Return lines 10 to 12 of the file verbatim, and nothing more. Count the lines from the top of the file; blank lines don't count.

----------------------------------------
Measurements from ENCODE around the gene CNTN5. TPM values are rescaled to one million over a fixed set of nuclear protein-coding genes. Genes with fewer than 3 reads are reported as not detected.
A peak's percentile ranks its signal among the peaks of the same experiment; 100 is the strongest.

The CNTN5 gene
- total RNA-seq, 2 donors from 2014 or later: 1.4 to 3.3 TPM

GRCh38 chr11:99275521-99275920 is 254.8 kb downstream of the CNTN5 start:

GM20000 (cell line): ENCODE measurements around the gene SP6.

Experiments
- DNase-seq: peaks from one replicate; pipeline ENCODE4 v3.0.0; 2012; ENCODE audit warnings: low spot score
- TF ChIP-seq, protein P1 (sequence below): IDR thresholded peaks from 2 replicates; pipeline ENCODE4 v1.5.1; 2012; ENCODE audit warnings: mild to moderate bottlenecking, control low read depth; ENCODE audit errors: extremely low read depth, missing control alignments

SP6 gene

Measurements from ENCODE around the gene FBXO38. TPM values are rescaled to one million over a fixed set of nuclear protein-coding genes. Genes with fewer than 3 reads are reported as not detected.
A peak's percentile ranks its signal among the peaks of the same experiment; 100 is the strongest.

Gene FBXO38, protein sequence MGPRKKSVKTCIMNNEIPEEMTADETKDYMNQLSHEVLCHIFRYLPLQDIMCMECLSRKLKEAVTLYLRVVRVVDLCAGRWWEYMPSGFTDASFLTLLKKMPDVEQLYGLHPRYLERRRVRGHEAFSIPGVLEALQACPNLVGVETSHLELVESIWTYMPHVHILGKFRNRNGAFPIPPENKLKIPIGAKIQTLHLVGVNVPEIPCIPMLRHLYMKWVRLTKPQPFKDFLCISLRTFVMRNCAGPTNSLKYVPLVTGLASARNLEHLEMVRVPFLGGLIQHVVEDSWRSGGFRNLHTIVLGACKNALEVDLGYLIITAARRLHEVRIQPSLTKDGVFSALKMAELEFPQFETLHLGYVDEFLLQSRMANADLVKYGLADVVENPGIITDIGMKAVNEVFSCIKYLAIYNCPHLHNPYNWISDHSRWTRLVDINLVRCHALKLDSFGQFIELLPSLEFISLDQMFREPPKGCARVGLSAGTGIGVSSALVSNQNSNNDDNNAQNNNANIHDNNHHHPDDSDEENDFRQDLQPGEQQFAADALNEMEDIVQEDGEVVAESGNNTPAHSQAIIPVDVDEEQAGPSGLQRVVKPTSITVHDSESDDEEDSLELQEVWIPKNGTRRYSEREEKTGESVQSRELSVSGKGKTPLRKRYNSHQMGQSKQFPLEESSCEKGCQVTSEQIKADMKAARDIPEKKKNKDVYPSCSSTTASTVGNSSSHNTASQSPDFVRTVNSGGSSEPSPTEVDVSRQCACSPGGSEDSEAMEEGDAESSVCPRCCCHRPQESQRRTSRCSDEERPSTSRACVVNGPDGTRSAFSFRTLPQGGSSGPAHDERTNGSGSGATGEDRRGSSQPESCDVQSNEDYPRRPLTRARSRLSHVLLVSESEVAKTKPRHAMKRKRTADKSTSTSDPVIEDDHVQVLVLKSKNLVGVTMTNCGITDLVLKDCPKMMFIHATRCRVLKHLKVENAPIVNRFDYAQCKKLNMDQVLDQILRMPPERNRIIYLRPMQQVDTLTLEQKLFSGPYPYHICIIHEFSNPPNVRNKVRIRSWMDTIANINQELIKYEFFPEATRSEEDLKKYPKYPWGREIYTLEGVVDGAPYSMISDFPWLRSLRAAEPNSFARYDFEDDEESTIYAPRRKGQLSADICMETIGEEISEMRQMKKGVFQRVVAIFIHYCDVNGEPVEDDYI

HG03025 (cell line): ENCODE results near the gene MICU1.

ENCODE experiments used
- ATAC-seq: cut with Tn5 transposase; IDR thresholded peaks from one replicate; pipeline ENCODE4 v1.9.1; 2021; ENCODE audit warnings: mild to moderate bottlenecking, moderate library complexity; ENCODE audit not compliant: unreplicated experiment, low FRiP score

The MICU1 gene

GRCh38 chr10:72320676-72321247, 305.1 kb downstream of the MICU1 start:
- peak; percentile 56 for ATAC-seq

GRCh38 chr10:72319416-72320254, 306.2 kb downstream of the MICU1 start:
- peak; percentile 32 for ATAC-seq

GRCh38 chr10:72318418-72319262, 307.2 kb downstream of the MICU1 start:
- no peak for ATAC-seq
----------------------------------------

SP6 gene

Measurements from ENCODE around the gene FBXO38. TPM values are rescaled to one million over a fixed set of nuclear protein-coding genes. Genes with fewer than 3 reads are reported as not detected.
A peak's percentile ranks its signal among the peaks of the same experiment; 100 is the strongest.